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Jakarta Post

Blitar’s coffee harvest ritual

Wed, July 11, 2018   /   01:00 pm
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    Fragrant: A resident burns incense sticks to begin the coffee harvesting ritual in Wlingi district, Blitar regency, East Java. JP/ Sigit Pamungkas

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    Showing gratitude: A number of residents sit in a circle and pray in front of a stone considered to be the highest punden (sacred place of the holy spirits). JP/ Sigit Pamungkas

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    Mature beans: A farmer picks the first coffee harvest during the procession. JP/ Sigit Pamungkas

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    On the way to party: The parade carries kembar mayang (decorated clusters of coconut leaves) symbolizing the groom, Joko Gondel, guarded by three barongan (mythical anonsters to drive away evil spirits), proceeding to the factory. JP/ Sigit Pamungkas

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    Inseperable partner: A teenager brings kembar mayang (decorated clusters of coconut leaves) symbolizing the bride, Sri Gondel. JP/ Sigit Pamungkas

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    Black gold: The coffee beans from the harvest are washed with water after being peeled. JP/ Sigit Pamungkas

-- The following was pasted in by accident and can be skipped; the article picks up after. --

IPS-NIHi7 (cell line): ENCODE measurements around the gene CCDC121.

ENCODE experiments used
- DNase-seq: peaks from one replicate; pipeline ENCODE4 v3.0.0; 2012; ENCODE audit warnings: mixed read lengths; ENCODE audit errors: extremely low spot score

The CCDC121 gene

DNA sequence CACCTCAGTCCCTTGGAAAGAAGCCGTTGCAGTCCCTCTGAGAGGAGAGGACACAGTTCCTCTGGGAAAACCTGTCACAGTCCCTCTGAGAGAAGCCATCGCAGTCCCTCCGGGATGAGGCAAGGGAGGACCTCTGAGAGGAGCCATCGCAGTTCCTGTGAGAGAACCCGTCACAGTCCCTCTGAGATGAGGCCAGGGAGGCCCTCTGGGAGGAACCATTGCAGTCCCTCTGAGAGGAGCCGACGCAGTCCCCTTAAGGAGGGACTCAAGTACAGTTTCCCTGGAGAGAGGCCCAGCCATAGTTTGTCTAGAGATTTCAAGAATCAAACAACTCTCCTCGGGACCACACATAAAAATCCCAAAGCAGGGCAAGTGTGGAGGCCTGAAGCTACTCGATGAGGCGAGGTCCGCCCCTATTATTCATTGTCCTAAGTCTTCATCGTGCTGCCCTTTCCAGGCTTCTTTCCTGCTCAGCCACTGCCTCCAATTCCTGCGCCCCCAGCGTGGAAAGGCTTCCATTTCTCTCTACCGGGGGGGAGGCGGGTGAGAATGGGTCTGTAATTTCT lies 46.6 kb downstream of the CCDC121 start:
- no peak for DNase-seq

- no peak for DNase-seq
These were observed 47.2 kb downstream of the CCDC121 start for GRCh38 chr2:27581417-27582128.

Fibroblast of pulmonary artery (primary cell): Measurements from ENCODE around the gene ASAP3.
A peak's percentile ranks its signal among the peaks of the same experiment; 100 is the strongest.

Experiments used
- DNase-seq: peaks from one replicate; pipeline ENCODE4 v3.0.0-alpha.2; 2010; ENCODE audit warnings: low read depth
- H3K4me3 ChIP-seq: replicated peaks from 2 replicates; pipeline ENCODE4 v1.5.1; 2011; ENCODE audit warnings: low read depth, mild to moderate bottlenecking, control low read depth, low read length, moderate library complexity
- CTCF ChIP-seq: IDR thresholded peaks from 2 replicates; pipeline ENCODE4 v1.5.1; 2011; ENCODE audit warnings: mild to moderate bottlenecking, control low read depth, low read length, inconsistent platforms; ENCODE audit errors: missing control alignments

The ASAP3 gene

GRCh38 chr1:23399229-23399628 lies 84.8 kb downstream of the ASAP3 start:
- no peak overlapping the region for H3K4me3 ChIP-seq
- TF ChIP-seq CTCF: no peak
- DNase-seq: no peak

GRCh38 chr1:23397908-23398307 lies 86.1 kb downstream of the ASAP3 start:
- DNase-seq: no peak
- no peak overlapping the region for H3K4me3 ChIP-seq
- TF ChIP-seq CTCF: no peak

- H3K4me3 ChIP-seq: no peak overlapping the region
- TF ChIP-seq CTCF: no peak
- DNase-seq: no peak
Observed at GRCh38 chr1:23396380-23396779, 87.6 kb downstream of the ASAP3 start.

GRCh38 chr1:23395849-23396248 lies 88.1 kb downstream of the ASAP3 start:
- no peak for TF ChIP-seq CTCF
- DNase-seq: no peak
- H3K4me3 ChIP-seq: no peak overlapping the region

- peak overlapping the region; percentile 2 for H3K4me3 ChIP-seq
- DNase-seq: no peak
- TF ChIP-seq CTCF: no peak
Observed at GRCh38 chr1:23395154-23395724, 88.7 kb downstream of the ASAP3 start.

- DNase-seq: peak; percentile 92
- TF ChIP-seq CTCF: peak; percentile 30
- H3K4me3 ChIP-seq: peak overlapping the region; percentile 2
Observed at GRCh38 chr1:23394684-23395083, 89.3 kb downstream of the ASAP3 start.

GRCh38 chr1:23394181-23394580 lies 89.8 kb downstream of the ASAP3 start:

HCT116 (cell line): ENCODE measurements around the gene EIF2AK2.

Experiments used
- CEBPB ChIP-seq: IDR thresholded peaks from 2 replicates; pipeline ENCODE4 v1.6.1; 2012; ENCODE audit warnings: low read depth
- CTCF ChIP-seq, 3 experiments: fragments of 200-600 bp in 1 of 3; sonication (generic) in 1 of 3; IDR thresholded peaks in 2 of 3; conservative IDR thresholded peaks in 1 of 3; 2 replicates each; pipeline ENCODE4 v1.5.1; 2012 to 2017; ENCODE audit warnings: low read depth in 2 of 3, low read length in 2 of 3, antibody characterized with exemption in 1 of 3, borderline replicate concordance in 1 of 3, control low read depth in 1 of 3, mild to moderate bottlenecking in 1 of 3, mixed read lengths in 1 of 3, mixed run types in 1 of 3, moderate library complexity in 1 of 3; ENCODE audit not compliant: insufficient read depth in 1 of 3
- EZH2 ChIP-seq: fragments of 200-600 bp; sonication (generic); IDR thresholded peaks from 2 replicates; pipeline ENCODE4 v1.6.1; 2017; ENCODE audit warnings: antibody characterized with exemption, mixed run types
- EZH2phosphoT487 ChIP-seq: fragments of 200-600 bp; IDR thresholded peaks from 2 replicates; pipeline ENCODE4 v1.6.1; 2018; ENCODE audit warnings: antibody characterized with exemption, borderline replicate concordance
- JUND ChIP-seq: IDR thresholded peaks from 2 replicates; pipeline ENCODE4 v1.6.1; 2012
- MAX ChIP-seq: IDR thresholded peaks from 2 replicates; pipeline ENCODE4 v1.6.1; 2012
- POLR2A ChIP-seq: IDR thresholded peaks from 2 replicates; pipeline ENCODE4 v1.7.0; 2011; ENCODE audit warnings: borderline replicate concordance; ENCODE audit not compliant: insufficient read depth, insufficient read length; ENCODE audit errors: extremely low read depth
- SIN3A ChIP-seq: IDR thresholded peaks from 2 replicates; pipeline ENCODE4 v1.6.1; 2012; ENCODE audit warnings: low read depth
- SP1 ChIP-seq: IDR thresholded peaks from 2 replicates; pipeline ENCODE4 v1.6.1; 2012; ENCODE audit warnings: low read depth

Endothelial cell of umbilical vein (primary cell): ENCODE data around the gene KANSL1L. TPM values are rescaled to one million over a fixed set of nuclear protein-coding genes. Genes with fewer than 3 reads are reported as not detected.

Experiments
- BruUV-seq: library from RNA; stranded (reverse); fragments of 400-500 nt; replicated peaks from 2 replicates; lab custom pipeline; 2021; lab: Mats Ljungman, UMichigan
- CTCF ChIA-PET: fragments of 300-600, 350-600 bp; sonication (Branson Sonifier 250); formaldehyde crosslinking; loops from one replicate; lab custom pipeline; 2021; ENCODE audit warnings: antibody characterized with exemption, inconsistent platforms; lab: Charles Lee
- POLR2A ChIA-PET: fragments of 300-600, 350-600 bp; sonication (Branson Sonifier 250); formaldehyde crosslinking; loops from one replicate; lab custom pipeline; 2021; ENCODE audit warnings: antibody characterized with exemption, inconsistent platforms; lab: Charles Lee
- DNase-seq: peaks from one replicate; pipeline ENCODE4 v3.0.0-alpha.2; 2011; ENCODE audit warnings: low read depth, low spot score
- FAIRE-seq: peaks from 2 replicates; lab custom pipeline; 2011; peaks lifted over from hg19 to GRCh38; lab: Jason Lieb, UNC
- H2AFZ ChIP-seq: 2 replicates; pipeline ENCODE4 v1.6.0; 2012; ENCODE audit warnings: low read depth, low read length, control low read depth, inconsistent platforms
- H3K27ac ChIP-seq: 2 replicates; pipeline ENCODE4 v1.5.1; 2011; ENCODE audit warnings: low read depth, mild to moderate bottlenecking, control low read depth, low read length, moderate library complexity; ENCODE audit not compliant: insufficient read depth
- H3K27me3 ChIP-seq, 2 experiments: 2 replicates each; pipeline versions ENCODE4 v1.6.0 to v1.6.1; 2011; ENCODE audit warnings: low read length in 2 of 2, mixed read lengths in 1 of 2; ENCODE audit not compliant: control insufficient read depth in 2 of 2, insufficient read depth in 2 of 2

Sigit Pamungkas

A group of people walked along a track between Mount Kawi and Mount Kelud in East Java on a Saturday morning in late June. Dressed in traditional Javanese costumes with community and religious figures in the lead, they were heading to punden (graves of ancestors) believed to be the abode of protective holy spirits.

There, they offered prayers and gifts as a plea for a smooth and abundant coffee harvest, a ritual to be followed by a coffee-picking procession at Sengon and Kawi Sari plantations in Wlingi district, Blitar regency.

Harmony in local beliefs that comprise Javanese, Islamic and Hindu faiths is apparent in the tradition, which has been observed since 1870.

The revelers prayed under selected coffee plants before picking 14 coffee beans to represent Saturday Legi (the first day of the Javanese five-day week), in which Saturday symbolizes number nine and Legi is number five.

The 14 beans were then placed into a copper jug and carried by a coffee factory supervisor by using jarik (batik wraparound) to be paraded around the building and announce the arrival of a wedding couple, Joko Gondel and Sri Gondel, the local community’s god and goddess of coffee.

Two men in the bridal parade carried kembar mayang (decorated clusters of coconut leaves) symbolizing Joko Gondel, guarded by three barongan (mythical monsters to drive away evil spirits), proceeding to the factory. At the factory gate, two young ladies were also holding kembar mayang to represent Sri Gondel, ready to escort the couple into the factory.

As they stood beside the factory’s coffee processing machines, the coffee estate chief handed out coffee to the head of the production unit. The jug containing 14 coffee beans was later kept in a sorting room along with the pair of kembar mayang and their offerings.

The entire event wound up with a celebration feast in which factory and estate executives dined along with members of the local community, as a manifestation of their gratitude for being blessed with a plentiful coffee harvest.